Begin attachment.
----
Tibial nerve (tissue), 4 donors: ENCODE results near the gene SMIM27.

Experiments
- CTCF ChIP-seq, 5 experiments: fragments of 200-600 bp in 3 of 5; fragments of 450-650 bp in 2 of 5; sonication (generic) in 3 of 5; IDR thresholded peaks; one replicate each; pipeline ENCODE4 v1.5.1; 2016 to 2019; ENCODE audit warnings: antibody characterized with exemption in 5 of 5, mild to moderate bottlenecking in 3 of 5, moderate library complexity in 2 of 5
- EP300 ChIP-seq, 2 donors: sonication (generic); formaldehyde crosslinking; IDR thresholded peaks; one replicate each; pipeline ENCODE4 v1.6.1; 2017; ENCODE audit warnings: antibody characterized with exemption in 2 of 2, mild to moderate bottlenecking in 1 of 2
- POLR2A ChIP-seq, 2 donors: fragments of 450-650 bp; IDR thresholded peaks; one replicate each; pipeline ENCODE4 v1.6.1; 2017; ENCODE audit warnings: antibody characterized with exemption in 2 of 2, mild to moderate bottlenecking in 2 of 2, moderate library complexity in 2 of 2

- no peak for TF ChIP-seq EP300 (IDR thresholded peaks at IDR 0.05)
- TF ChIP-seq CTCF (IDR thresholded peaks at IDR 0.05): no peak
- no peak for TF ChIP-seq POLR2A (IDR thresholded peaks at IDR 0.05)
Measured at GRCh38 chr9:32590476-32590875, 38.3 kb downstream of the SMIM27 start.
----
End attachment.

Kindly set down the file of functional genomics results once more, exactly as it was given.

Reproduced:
Tibial nerve (tissue), 4 donors: ENCODE results near the gene SMIM27.

Experiments
- CTCF ChIP-seq, 5 experiments: fragments of 200-600 bp in 3 of 5; fragments of 450-650 bp in 2 of 5; sonication (generic) in 3 of 5; IDR thresholded peaks; one replicate each; pipeline ENCODE4 v1.5.1; 2016 to 2019; ENCODE audit warnings: antibody characterized with exemption in 5 of 5, mild to moderate bottlenecking in 3 of 5, moderate library complexity in 2 of 5
- EP300 ChIP-seq, 2 donors: sonication (generic); formaldehyde crosslinking; IDR thresholded peaks; one replicate each; pipeline ENCODE4 v1.6.1; 2017; ENCODE audit warnings: antibody characterized with exemption in 2 of 2, mild to moderate bottlenecking in 1 of 2
- POLR2A ChIP-seq, 2 donors: fragments of 450-650 bp; IDR thresholded peaks; one replicate each; pipeline ENCODE4 v1.6.1; 2017; ENCODE audit warnings: antibody characterized with exemption in 2 of 2, mild to moderate bottlenecking in 2 of 2, moderate library complexity in 2 of 2

- no peak for TF ChIP-seq EP300 (IDR thresholded peaks at IDR 0.05)
- TF ChIP-seq CTCF (IDR thresholded peaks at IDR 0.05): no peak
- no peak for TF ChIP-seq POLR2A (IDR thresholded peaks at IDR 0.05)
Measured at GRCh38 chr9:32590476-32590875, 38.3 kb downstream of the SMIM27 start.